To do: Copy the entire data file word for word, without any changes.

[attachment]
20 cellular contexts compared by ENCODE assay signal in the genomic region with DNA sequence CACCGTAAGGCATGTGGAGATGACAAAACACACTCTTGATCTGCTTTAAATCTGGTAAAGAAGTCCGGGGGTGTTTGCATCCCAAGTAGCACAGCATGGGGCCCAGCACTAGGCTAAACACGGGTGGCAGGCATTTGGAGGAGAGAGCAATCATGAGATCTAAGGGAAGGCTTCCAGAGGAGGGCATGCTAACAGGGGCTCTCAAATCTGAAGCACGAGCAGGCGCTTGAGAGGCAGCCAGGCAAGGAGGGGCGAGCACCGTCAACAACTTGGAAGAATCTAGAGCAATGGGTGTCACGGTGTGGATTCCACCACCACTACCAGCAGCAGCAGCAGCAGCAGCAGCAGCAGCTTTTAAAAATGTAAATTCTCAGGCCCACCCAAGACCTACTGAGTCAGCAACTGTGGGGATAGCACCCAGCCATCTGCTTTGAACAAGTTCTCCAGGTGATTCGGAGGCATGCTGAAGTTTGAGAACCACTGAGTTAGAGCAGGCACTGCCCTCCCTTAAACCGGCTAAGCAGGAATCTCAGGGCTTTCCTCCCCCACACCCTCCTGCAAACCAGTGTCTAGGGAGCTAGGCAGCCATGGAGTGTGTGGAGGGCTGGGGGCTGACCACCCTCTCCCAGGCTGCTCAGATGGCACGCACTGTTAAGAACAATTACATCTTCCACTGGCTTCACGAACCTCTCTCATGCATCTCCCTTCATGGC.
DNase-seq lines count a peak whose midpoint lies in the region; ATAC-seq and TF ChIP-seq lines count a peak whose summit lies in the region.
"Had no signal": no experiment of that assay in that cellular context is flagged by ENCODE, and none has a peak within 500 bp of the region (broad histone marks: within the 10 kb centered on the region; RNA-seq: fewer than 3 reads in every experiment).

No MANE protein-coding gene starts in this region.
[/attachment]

20 cellular contexts compared by ENCODE assay signal in the genomic region with DNA sequence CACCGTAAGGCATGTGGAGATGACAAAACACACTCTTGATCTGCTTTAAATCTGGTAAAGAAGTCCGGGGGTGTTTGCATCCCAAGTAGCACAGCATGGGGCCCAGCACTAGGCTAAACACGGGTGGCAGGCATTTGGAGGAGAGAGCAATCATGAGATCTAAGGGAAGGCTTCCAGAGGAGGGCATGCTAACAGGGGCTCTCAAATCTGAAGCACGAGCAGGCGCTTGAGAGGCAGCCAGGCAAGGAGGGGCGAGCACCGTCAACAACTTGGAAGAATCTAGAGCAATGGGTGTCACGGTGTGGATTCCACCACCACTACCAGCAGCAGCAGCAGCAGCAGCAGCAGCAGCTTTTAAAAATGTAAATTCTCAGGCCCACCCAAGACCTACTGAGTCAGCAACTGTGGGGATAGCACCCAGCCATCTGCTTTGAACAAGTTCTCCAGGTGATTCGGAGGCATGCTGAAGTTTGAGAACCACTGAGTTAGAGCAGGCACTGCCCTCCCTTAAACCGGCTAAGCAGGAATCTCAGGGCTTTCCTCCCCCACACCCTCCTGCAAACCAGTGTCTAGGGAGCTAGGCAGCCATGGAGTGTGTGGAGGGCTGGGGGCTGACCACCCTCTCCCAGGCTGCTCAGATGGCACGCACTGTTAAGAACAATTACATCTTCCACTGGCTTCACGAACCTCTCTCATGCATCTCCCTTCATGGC.
DNase-seq lines count a peak whose midpoint lies in the region; ATAC-seq and TF ChIP-seq lines count a peak whose summit lies in the region.
"Had no signal": no experiment of that assay in that cellular context is flagged by ENCODE, and none has a peak within 500 bp of the region (broad histone marks: within the 10 kb centered on the region; RNA-seq: fewer than 3 reads in every experiment).

No MANE protein-coding gene starts in this region.